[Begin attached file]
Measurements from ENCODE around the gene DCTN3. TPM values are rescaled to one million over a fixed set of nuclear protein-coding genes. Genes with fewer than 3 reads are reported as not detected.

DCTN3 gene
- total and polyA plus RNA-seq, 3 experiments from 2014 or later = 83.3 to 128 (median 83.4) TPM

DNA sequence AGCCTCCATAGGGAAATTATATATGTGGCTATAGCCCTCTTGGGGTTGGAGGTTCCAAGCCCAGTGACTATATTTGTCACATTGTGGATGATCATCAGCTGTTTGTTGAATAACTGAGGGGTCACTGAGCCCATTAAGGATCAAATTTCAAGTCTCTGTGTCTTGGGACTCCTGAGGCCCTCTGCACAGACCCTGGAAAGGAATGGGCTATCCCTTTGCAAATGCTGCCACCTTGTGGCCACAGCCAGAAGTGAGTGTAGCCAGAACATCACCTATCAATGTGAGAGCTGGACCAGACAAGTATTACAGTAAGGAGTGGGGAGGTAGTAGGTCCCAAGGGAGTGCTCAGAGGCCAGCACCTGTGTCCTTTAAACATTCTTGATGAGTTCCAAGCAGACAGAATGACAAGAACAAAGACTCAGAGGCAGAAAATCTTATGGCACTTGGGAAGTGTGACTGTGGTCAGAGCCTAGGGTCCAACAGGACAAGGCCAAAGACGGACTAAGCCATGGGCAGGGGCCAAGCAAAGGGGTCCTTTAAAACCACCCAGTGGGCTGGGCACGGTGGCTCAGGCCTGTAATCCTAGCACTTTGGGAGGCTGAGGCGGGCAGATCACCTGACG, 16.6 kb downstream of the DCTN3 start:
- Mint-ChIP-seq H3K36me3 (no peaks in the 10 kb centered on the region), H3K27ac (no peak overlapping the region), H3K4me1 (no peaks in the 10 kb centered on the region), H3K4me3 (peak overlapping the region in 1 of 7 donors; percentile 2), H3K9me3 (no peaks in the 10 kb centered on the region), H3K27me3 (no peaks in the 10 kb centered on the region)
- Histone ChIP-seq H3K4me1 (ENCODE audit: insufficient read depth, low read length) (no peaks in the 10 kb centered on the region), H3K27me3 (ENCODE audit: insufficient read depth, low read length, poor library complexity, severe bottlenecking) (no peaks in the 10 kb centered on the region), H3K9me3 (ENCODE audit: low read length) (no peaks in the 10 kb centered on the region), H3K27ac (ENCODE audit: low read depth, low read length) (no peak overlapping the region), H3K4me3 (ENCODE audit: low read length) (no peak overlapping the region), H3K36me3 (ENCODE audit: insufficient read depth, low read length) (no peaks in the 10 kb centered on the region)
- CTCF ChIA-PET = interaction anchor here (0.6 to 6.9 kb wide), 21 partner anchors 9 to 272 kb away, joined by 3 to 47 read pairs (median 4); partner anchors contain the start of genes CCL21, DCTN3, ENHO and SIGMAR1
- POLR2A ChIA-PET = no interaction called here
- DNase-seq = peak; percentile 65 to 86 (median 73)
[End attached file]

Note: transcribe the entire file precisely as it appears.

Measurements from ENCODE around the gene DCTN3. TPM values are rescaled to one million over a fixed set of nuclear protein-coding genes. Genes with fewer than 3 reads are reported as not detected.

DCTN3 gene
- total and polyA plus RNA-seq, 3 experiments from 2014 or later = 83.3 to 128 (median 83.4) TPM

DNA sequence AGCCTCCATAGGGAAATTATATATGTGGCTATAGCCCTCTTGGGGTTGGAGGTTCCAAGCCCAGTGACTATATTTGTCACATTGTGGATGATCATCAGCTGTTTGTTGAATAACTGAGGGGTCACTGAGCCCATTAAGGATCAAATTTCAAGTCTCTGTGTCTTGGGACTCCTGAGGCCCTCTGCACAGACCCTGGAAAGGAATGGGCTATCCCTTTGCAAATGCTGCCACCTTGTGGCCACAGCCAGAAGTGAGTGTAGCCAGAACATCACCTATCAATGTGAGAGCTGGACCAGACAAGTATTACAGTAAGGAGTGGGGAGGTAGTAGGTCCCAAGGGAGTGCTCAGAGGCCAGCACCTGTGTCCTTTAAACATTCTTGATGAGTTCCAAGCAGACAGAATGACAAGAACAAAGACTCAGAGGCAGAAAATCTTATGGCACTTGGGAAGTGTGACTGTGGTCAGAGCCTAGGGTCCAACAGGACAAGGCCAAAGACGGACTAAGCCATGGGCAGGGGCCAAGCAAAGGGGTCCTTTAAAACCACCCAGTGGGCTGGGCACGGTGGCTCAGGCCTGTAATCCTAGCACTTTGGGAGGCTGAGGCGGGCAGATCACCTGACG, 16.6 kb downstream of the DCTN3 start:
- Mint-ChIP-seq H3K36me3 (no peaks in the 10 kb centered on the region), H3K27ac (no peak overlapping the region), H3K4me1 (no peaks in the 10 kb centered on the region), H3K4me3 (peak overlapping the region in 1 of 7 donors; percentile 2), H3K9me3 (no peaks in the 10 kb centered on the region), H3K27me3 (no peaks in the 10 kb centered on the region)
- Histone ChIP-seq H3K4me1 (ENCODE audit: insufficient read depth, low read length) (no peaks in the 10 kb centered on the region), H3K27me3 (ENCODE audit: insufficient read depth, low read length, poor library complexity, severe bottlenecking) (no peaks in the 10 kb centered on the region), H3K9me3 (ENCODE audit: low read length) (no peaks in the 10 kb centered on the region), H3K27ac (ENCODE audit: low read depth, low read length) (no peak overlapping the region), H3K4me3 (ENCODE audit: low read length) (no peak overlapping the region), H3K36me3 (ENCODE audit: insufficient read depth, low read length) (no peaks in the 10 kb centered on the region)
- CTCF ChIA-PET = interaction anchor here (0.6 to 6.9 kb wide), 21 partner anchors 9 to 272 kb away, joined by 3 to 47 read pairs (median 4); partner anchors contain the start of genes CCL21, DCTN3, ENHO and SIGMAR1
- POLR2A ChIA-PET = no interaction called here
- DNase-seq = peak; percentile 65 to 86 (median 73)